"Oh, let us have no gestures, no screams, no modern drama, or you will oblig_e to tell you that I see Debray leave here, pocketing the whole of th_00,000 livres you have handed over to him this year, while he smiles t_imself, saying that he has found what the most skilful players have neve_iscovered — that is, a roulette where he wins without playing, and is n_oser when he loses." The baroness became enraged. "Wretch!" she cried, "wil_ou dare to tell me you did not know what you now reproach me with?"
"I do not say that I did know it, and I do not say that I did not know it. _erely tell you to look into my conduct during the last four years that w_ave ceased to be husband and wife, and see whether it has not always bee_onsistent. Some time after our rupture, you wished to study music, under th_elebrated baritone who made such a successful appearance at the Theatr_talien; at the same time I felt inclined to learn dancing of the danseuse wh_cquired such a reputation in London. This cost me, on your account and mine, 100,000 francs. I said nothing, for we must have peace in the house; an_00,000 francs for a lady and gentleman to be properly instructed in music an_ancing are not too much. Well, you soon become tired of singing, and you tak_ fancy to study diplomacy with the minister's secretary. You understand, i_ignifies nothing to me so long as you pay for your lessons out of your ow_ashbox. But to-day I find you are drawing on mine, and that you_pprenticeship may cost me 700,000 francs per month. Stop there, madame, fo_his cannot last. Either the diplomatist must give his lessons gratis, and _ill tolerate him, or he must never set his foot again in my house; — do yo_nderstand, madame?"
"Oh, this is too much," cried Hermine, choking, "you are worse tha_espicable."
"But," continued Danglars, "I find you did not even pause there" —
"You are right; let us leave these facts alone, and reason coolly. I hav_ever interfered in your affairs excepting for your good; treat me in the sam_ay. You say you have nothing to do with my cash-box. Be it so. Do as you lik_ith your own, but do not fill or empty mine. Besides, how do I know that thi_as not a political trick, that the minister enraged at seeing me in th_pposition, and jealous of the popular sympathy I excite, has not concerte_ith M. Debray to ruin me?"
"A probable thing!"
"Why not? Who ever heard of such an occurrence as this? — a false telegraphi_espatch — it is almost impossible for wrong signals to be made as they wer_n the last two telegrams. It was done on purpose for me — I am sure of it."
"Sir," said the baroness humbly, "are you not aware that the man employe_here was dismissed, that they talked of going to law with him, that order_ere issued to arrest him and that this order would have been put int_xecution if he had not escaped by flight, which proves that he was either ma_r guilty? It was a mistake."
"Yes, which made fools laugh, which caused the minister to have a sleeples_ight, which has caused the minister's secretaries to blacken several sheet_f paper, but which has cost me 700,000 francs."
"But, sir," said Hermine suddenly, "if all this is, as you say, caused by M.
Debray, why, instead of going direct to him, do you come and tell me of it?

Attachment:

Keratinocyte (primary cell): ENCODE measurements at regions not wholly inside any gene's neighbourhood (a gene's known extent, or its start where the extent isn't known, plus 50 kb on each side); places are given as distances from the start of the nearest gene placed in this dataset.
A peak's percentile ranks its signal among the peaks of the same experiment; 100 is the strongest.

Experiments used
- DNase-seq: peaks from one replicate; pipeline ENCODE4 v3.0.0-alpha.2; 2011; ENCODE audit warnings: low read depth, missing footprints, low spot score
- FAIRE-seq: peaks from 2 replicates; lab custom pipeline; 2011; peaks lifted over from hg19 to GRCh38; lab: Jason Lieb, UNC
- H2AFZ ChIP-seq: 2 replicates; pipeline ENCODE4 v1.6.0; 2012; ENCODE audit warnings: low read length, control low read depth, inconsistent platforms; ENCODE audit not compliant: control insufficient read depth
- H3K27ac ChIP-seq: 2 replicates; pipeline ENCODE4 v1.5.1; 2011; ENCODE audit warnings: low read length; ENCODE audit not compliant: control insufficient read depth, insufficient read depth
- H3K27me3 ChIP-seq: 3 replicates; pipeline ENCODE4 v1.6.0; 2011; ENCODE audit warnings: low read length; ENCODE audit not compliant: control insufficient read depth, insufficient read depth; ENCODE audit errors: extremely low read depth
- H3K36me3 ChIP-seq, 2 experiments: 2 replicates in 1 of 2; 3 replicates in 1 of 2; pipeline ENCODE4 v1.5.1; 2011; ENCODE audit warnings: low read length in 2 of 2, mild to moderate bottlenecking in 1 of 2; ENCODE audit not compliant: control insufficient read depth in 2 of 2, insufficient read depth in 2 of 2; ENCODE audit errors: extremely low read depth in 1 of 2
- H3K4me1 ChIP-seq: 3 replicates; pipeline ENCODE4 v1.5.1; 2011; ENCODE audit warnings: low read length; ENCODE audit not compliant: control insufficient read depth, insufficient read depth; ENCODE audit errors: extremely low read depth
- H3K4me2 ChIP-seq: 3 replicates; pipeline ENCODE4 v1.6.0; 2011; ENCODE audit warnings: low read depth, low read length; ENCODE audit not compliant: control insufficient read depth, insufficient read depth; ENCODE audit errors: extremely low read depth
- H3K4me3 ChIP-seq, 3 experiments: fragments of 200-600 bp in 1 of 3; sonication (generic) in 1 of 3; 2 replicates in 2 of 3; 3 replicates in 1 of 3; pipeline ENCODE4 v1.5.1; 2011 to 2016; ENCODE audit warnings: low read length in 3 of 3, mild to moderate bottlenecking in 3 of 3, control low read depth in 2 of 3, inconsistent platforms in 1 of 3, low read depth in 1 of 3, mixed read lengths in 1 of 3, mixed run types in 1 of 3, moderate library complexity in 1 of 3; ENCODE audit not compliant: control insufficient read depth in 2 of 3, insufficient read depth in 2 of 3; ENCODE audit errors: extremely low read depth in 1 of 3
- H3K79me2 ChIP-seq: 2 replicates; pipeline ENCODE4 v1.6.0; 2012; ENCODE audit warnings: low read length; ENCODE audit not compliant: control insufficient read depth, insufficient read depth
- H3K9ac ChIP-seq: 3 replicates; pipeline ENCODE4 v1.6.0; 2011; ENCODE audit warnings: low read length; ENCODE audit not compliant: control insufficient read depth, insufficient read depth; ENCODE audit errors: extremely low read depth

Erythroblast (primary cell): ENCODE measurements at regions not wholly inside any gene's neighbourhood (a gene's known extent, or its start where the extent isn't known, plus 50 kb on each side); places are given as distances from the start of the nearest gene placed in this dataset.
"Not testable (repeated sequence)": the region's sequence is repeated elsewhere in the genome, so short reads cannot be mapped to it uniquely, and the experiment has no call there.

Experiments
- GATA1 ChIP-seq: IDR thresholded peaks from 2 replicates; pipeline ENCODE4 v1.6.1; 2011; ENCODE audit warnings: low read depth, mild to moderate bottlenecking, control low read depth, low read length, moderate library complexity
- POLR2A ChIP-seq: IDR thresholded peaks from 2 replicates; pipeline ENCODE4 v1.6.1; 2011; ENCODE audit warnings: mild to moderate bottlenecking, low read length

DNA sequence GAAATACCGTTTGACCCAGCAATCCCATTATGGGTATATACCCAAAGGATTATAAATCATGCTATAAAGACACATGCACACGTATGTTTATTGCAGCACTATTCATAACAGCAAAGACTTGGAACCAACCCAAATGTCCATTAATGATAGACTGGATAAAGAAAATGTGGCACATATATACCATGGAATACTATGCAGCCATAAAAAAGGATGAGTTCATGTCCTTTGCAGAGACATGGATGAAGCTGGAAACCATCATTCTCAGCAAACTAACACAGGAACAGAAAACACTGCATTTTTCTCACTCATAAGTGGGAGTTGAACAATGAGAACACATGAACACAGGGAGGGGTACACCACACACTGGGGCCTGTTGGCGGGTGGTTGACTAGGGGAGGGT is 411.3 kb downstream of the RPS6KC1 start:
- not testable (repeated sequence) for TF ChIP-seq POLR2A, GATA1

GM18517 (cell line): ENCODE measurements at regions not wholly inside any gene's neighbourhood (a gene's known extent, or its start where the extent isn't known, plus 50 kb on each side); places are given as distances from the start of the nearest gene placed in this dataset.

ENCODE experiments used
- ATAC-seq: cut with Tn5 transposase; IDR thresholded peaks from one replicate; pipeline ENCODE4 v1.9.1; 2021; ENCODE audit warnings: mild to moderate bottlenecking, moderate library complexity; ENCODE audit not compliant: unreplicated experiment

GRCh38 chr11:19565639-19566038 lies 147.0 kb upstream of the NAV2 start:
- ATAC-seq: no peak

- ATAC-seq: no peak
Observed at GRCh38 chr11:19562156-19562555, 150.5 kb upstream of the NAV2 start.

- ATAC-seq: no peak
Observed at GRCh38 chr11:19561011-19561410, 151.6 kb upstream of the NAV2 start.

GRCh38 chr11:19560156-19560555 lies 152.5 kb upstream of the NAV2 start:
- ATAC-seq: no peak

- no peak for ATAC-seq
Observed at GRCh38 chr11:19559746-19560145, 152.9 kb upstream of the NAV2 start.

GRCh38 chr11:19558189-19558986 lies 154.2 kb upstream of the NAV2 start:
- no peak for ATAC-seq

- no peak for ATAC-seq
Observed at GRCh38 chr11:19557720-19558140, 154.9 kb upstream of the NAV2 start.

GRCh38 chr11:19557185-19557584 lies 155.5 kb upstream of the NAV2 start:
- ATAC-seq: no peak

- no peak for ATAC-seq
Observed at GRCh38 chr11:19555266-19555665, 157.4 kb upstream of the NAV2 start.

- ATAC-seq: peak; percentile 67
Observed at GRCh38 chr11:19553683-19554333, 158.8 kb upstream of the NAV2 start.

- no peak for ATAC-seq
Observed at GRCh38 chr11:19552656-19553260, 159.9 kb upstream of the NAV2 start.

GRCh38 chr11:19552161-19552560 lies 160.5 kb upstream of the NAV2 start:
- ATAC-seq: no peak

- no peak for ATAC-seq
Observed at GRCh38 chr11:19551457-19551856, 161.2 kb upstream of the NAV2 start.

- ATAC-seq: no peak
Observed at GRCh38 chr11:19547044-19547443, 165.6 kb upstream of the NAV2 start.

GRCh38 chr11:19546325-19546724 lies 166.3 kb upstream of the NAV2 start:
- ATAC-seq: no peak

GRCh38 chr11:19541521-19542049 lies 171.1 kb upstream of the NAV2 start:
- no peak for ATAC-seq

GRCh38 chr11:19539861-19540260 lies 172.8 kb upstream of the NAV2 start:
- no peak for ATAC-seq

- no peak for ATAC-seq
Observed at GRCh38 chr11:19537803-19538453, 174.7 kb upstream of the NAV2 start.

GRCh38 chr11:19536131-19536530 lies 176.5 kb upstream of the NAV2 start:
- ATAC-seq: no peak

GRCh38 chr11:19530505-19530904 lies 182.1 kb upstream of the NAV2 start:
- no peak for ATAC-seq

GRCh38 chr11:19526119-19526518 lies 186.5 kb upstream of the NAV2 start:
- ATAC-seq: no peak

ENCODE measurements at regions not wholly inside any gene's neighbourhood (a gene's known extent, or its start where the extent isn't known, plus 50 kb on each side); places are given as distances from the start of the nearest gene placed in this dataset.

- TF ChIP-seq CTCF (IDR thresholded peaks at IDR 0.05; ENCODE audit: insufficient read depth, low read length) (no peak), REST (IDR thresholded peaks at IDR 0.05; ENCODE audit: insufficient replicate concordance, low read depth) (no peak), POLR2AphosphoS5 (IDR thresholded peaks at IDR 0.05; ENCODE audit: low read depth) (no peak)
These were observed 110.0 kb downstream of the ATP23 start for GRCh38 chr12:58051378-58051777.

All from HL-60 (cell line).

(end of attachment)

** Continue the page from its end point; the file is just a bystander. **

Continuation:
Why, to accuse the man, do you address the woman?"
"Do I know M. Debray? — do I wish to know him? — do I wish to know that h_ives advice? — do I wish to follow it? — do I speculate? No; you do all this, not I."
"Still it seems to me, that as you profit by it — "
Danglars shrugged his shoulders. "Foolish creature," he exclaimed. "Wome_ancy they have talent because they have managed two or three intrigue_ithout being the talk of Paris! But know that if you had even hidden you_rregularities from your husband, who has but the commencement of the art — for generally husbands will not see — you would then have been but a fain_mitation of most of your friends among the women of the world. But it has no_een so with me, — I see, and always have seen, during the last sixteen years.
You may, perhaps, have hidden a thought; but not a step, not an action, not _ault, has escaped me, while you flattered yourself upon your address, an_irmly believed you had deceived me. What has been the result? — that, thank_o my pretended ignorance, there is none of your friends, from M. de Villefor_o M. Debray, who has not trembled before me. There is not one who has no_reated me as the master of the house, — the only title I desire with respec_o you; there is not one, in fact, who would have dared to speak of me as _ave spoken of them this day. I will allow you to make me hateful, but I wil_revent your rendering me ridiculous, and, above all, I forbid you to rui_e."
The baroness had been tolerably composed until the name of Villefort had bee_ronounced; but then she became pale, and, rising, as if touched by a spring, she stretched out her hands as though conjuring an apparition; she then too_wo or three steps towards her husband, as though to tear the secret from him, of which he was ignorant, or which he withheld from some odious calculation, — odious, as all his calculations were. "M. de Villefort! — What do you mean?"
"I mean that M. de Nargonne, your first husband, being neither a philosophe_or a banker, or perhaps being both, and seeing there was nothing to be go_ut of a king's attorney, died of grief or anger at finding, after an absenc_f nine months, that you had been enceinte six. I am brutal, — I not onl_llow it, but boast of it; it is one of the reasons of my success i_ommercial business. Why did he kill himself instead of you? Because he had n_ash to save. My life belongs to my cash. M. Debray has made me lose 700,00_rancs; let him bear his share of the loss, and we will go on as before; i_ot, let him become bankrupt for the 250,000 livres, and do as all bankrupt_o — disappear. He is a charming fellow, I allow, when his news is correct; but when it is not, there are fifty others in the world who would do bette_han he."
Madame Danglars was rooted to the spot; she made a violent effort to reply t_his last attack, but she fell upon a chair thinking of Villefort, of th_inner scene, of the strange series of misfortunes which had taken place i_er house during the last few days, and changed the usual calm of he_stablishment to a scene of scandalous debate. Danglars did not even look a_er, though she did her best to faint. He shut the bedroom door after him, without adding another word, and returned to his apartments; and when Madam_anglars recovered from her half-fainting condition, she could almost believ_hat she had had a disagreeable dream.